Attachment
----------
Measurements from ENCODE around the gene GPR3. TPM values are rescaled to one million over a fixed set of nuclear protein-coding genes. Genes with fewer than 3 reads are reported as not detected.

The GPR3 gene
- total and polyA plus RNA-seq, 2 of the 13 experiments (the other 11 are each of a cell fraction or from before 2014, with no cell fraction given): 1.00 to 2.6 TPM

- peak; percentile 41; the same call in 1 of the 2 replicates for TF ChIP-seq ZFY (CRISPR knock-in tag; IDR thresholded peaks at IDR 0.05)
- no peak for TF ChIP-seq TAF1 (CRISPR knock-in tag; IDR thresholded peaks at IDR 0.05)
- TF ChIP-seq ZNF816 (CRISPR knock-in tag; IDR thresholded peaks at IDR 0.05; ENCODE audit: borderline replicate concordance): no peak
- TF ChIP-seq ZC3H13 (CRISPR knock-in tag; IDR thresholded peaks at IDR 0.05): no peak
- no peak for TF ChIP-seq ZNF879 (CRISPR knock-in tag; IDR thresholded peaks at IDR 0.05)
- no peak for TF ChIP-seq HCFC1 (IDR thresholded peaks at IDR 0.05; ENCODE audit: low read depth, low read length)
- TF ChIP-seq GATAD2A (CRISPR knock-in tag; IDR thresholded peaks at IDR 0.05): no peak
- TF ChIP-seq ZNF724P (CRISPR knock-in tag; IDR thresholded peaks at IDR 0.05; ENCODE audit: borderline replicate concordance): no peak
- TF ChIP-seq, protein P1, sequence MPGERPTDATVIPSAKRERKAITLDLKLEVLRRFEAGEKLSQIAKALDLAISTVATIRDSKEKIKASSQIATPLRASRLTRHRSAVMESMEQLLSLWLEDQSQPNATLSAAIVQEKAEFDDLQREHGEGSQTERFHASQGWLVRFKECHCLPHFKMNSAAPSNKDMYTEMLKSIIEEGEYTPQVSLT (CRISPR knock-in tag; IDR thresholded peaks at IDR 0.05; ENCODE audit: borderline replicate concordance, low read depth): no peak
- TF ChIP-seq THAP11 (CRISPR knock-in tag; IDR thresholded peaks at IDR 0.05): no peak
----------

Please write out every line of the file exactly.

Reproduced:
Measurements from ENCODE around the gene GPR3. TPM values are rescaled to one million over a fixed set of nuclear protein-coding genes. Genes with fewer than 3 reads are reported as not detected.

The GPR3 gene
- total and polyA plus RNA-seq, 2 of the 13 experiments (the other 11 are each of a cell fraction or from before 2014, with no cell fraction given): 1.00 to 2.6 TPM

- peak; percentile 41; the same call in 1 of the 2 replicates for TF ChIP-seq ZFY (CRISPR knock-in tag; IDR thresholded peaks at IDR 0.05)
- no peak for TF ChIP-seq TAF1 (CRISPR knock-in tag; IDR thresholded peaks at IDR 0.05)
- TF ChIP-seq ZNF816 (CRISPR knock-in tag; IDR thresholded peaks at IDR 0.05; ENCODE audit: borderline replicate concordance): no peak
- TF ChIP-seq ZC3H13 (CRISPR knock-in tag; IDR thresholded peaks at IDR 0.05): no peak
- no peak for TF ChIP-seq ZNF879 (CRISPR knock-in tag; IDR thresholded peaks at IDR 0.05)
- no peak for TF ChIP-seq HCFC1 (IDR thresholded peaks at IDR 0.05; ENCODE audit: low read depth, low read length)
- TF ChIP-seq GATAD2A (CRISPR knock-in tag; IDR thresholded peaks at IDR 0.05): no peak
- TF ChIP-seq ZNF724P (CRISPR knock-in tag; IDR thresholded peaks at IDR 0.05; ENCODE audit: borderline replicate concordance): no peak
- TF ChIP-seq, protein P1, sequence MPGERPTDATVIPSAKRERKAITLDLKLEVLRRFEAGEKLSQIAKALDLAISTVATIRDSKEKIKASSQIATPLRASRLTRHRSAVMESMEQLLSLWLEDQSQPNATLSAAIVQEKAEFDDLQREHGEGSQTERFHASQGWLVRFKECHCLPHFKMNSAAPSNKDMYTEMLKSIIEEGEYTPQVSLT (CRISPR knock-in tag; IDR thresholded peaks at IDR 0.05; ENCODE audit: borderline replicate concordance, low read depth): no peak
- TF ChIP-seq THAP11 (CRISPR knock-in tag; IDR thresholded peaks at IDR 0.05): no peak